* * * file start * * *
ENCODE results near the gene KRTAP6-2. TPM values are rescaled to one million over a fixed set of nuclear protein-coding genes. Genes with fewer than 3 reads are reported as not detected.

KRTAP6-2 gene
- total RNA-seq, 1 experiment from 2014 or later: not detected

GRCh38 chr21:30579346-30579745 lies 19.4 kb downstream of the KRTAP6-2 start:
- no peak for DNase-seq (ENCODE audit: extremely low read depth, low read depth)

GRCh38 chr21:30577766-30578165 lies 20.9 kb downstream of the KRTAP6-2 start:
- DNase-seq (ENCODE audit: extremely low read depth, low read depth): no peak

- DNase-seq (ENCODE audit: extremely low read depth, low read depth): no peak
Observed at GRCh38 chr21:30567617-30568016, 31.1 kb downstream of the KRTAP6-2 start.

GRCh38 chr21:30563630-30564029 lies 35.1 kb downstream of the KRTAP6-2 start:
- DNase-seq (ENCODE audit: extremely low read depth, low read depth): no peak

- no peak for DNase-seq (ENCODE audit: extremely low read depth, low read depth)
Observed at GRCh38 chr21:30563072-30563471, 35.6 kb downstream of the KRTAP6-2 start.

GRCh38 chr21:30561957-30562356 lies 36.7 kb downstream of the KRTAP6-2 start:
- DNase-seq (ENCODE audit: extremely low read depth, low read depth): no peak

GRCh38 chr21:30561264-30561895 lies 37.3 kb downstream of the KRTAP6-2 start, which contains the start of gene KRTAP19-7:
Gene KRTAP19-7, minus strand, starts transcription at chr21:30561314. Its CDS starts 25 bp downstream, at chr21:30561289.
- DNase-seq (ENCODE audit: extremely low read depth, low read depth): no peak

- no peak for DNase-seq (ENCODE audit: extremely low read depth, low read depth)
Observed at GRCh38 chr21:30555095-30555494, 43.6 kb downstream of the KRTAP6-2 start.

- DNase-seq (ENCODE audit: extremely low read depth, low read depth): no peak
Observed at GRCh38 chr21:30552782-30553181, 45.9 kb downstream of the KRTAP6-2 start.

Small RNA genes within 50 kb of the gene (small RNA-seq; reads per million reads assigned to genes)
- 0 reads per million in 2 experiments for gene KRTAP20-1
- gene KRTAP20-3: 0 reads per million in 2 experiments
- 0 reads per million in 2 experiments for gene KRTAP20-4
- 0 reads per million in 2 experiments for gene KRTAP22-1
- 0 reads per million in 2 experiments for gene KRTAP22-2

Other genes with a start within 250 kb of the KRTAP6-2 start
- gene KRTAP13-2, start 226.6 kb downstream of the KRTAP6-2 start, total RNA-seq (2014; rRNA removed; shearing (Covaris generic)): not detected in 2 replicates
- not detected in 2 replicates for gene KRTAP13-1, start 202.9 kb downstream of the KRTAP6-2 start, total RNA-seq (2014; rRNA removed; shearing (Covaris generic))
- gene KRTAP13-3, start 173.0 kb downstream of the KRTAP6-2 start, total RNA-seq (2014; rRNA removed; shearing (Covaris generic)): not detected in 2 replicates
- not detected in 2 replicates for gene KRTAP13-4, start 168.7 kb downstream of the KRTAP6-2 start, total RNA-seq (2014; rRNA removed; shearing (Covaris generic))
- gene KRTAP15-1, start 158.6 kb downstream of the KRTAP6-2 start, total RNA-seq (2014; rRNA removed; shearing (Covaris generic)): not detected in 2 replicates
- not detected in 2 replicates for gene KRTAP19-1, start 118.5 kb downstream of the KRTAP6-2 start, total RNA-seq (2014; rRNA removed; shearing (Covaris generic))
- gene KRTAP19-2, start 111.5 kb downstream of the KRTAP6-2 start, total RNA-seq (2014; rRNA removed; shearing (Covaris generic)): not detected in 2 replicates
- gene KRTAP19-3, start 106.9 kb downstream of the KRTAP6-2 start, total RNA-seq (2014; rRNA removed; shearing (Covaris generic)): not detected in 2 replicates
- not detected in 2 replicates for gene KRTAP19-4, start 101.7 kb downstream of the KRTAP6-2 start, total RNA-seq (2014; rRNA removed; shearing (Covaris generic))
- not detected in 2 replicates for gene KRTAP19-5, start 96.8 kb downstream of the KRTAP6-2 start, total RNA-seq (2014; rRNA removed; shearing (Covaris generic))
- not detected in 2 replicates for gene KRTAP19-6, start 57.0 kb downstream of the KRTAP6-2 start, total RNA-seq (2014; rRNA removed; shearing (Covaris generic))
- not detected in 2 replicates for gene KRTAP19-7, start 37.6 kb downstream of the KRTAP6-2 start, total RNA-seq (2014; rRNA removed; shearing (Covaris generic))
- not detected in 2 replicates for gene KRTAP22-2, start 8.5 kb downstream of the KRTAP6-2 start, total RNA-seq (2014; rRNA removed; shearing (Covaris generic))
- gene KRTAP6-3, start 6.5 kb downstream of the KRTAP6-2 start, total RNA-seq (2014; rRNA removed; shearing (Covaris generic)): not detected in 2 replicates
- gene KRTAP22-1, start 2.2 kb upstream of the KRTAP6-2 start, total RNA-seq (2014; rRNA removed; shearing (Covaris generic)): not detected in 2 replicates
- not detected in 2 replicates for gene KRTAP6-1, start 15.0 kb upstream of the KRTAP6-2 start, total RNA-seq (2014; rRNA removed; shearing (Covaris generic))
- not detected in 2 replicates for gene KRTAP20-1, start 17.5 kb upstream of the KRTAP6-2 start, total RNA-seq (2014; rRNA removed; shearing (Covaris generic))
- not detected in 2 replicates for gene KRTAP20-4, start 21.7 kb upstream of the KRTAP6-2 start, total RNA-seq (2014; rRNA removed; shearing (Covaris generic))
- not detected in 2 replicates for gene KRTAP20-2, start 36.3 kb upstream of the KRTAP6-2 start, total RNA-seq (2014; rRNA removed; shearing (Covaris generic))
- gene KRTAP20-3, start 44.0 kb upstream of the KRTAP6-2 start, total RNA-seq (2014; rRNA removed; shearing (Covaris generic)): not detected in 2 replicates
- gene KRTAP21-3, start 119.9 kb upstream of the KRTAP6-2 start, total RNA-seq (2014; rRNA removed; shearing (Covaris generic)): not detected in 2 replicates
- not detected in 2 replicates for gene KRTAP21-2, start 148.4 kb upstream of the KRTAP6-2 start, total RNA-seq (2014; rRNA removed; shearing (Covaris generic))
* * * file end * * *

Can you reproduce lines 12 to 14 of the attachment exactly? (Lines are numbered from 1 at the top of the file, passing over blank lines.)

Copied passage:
- no peak for DNase-seq (ENCODE audit: extremely low read depth, low read depth)
Observed at GRCh38 chr21:30563072-30563471, 35.6 kb downstream of the KRTAP6-2 start.

GRCh38 chr21:30561957-30562356 lies 36.7 kb downstream of the KRTAP6-2 start: